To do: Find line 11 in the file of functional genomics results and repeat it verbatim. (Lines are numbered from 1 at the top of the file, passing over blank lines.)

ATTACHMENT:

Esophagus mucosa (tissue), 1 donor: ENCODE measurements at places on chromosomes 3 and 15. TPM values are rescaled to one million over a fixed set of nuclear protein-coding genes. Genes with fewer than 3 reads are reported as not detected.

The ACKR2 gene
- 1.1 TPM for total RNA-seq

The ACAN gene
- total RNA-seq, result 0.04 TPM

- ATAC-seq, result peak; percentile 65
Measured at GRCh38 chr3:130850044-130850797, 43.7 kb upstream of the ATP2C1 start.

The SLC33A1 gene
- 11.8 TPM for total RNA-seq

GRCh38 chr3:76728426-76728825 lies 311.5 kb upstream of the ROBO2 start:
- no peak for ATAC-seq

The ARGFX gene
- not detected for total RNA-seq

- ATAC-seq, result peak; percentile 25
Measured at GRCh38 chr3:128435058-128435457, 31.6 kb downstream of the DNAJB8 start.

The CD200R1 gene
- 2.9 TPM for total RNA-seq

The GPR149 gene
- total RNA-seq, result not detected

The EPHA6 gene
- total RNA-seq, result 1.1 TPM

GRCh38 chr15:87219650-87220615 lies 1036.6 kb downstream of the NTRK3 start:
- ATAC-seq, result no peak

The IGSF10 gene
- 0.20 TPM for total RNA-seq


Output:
- no peak for ATAC-seq